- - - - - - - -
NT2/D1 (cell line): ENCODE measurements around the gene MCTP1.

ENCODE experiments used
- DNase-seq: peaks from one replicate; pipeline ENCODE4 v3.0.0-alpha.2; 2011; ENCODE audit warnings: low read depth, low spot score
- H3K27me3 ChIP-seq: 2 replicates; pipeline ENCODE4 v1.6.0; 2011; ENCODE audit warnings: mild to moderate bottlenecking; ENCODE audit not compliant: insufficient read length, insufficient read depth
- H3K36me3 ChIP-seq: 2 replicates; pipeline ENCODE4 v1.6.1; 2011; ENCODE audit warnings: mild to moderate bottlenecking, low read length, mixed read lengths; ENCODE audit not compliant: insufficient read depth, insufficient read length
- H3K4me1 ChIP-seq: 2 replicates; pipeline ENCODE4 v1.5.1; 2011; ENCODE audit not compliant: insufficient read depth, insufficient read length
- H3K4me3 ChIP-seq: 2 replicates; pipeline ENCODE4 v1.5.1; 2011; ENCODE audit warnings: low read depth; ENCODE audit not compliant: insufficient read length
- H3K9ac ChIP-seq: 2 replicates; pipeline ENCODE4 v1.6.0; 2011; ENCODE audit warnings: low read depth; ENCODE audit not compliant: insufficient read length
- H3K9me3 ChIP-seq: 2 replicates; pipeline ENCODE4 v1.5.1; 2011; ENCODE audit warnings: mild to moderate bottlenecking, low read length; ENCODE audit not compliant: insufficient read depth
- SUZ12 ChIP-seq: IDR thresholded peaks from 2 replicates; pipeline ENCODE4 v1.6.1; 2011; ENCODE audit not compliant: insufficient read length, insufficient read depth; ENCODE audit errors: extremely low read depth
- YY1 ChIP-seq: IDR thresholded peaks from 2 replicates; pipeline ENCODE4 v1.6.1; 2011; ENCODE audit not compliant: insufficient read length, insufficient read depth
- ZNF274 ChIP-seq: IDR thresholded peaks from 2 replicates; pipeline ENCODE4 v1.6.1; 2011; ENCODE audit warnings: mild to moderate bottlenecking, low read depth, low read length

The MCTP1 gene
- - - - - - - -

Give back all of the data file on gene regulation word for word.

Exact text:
NT2/D1 (cell line): ENCODE measurements around the gene MCTP1.

ENCODE experiments used
- DNase-seq: peaks from one replicate; pipeline ENCODE4 v3.0.0-alpha.2; 2011; ENCODE audit warnings: low read depth, low spot score
- H3K27me3 ChIP-seq: 2 replicates; pipeline ENCODE4 v1.6.0; 2011; ENCODE audit warnings: mild to moderate bottlenecking; ENCODE audit not compliant: insufficient read length, insufficient read depth
- H3K36me3 ChIP-seq: 2 replicates; pipeline ENCODE4 v1.6.1; 2011; ENCODE audit warnings: mild to moderate bottlenecking, low read length, mixed read lengths; ENCODE audit not compliant: insufficient read depth, insufficient read length
- H3K4me1 ChIP-seq: 2 replicates; pipeline ENCODE4 v1.5.1; 2011; ENCODE audit not compliant: insufficient read depth, insufficient read length
- H3K4me3 ChIP-seq: 2 replicates; pipeline ENCODE4 v1.5.1; 2011; ENCODE audit warnings: low read depth; ENCODE audit not compliant: insufficient read length
- H3K9ac ChIP-seq: 2 replicates; pipeline ENCODE4 v1.6.0; 2011; ENCODE audit warnings: low read depth; ENCODE audit not compliant: insufficient read length
- H3K9me3 ChIP-seq: 2 replicates; pipeline ENCODE4 v1.5.1; 2011; ENCODE audit warnings: mild to moderate bottlenecking, low read length; ENCODE audit not compliant: insufficient read depth
- SUZ12 ChIP-seq: IDR thresholded peaks from 2 replicates; pipeline ENCODE4 v1.6.1; 2011; ENCODE audit not compliant: insufficient read length, insufficient read depth; ENCODE audit errors: extremely low read depth
- YY1 ChIP-seq: IDR thresholded peaks from 2 replicates; pipeline ENCODE4 v1.6.1; 2011; ENCODE audit not compliant: insufficient read length, insufficient read depth
- ZNF274 ChIP-seq: IDR thresholded peaks from 2 replicates; pipeline ENCODE4 v1.6.1; 2011; ENCODE audit warnings: mild to moderate bottlenecking, low read depth, low read length

The MCTP1 gene